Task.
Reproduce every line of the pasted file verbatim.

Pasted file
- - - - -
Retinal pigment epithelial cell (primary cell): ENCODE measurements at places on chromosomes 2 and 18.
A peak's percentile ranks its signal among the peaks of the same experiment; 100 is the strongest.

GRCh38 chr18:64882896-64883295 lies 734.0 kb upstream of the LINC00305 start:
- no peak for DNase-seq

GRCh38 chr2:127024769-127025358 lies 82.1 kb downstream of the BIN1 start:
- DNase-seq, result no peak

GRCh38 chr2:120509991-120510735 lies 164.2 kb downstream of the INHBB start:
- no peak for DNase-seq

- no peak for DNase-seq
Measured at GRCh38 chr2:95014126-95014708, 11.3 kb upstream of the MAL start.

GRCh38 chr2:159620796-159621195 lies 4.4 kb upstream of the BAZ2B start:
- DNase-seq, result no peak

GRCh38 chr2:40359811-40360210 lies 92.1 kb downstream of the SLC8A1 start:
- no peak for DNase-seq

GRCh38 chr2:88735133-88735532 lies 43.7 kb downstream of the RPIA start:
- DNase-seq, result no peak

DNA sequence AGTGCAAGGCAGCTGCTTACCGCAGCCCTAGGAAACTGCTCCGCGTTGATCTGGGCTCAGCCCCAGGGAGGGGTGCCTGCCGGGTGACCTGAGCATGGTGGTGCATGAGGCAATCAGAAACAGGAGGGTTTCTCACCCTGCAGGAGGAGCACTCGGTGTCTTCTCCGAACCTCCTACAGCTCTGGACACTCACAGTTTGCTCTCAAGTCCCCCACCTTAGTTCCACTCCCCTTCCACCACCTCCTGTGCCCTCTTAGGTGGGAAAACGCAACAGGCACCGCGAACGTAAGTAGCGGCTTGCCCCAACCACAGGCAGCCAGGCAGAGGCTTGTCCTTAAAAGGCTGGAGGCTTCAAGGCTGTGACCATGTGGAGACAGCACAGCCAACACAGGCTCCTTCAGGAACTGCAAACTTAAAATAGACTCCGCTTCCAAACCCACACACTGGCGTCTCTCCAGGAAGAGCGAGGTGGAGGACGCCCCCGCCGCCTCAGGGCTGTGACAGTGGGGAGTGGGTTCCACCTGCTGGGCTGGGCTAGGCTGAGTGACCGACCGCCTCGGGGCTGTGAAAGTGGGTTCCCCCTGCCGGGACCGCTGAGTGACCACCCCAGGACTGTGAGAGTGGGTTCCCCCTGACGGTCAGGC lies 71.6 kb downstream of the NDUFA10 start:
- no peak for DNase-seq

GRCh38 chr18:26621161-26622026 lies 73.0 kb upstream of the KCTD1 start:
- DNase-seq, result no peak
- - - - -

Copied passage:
Retinal pigment epithelial cell (primary cell): ENCODE measurements at places on chromosomes 2 and 18.
A peak's percentile ranks its signal among the peaks of the same experiment; 100 is the strongest.

GRCh38 chr18:64882896-64883295 lies 734.0 kb upstream of the LINC00305 start:
- no peak for DNase-seq

GRCh38 chr2:127024769-127025358 lies 82.1 kb downstream of the BIN1 start:
- DNase-seq, result no peak

GRCh38 chr2:120509991-120510735 lies 164.2 kb downstream of the INHBB start:
- no peak for DNase-seq

- no peak for DNase-seq
Measured at GRCh38 chr2:95014126-95014708, 11.3 kb upstream of the MAL start.

GRCh38 chr2:159620796-159621195 lies 4.4 kb upstream of the BAZ2B start:
- DNase-seq, result no peak

GRCh38 chr2:40359811-40360210 lies 92.1 kb downstream of the SLC8A1 start:
- no peak for DNase-seq

GRCh38 chr2:88735133-88735532 lies 43.7 kb downstream of the RPIA start:
- DNase-seq, result no peak

DNA sequence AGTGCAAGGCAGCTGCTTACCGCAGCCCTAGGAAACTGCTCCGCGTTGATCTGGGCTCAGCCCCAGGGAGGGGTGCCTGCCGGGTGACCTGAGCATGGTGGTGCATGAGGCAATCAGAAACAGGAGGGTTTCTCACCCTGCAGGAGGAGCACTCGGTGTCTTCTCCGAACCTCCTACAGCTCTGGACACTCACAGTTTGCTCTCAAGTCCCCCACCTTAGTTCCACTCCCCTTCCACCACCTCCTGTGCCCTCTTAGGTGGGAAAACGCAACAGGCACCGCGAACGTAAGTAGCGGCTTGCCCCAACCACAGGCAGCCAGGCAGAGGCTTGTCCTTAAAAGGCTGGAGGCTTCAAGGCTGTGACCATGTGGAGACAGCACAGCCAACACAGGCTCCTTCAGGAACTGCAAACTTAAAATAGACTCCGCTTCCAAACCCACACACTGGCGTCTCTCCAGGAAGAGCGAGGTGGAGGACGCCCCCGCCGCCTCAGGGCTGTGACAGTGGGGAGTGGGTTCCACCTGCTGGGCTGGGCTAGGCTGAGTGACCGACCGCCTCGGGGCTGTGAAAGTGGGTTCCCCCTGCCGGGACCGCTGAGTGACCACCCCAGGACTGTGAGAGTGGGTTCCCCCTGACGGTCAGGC lies 71.6 kb downstream of the NDUFA10 start:
- no peak for DNase-seq

GRCh38 chr18:26621161-26622026 lies 73.0 kb upstream of the KCTD1 start:
- DNase-seq, result no peak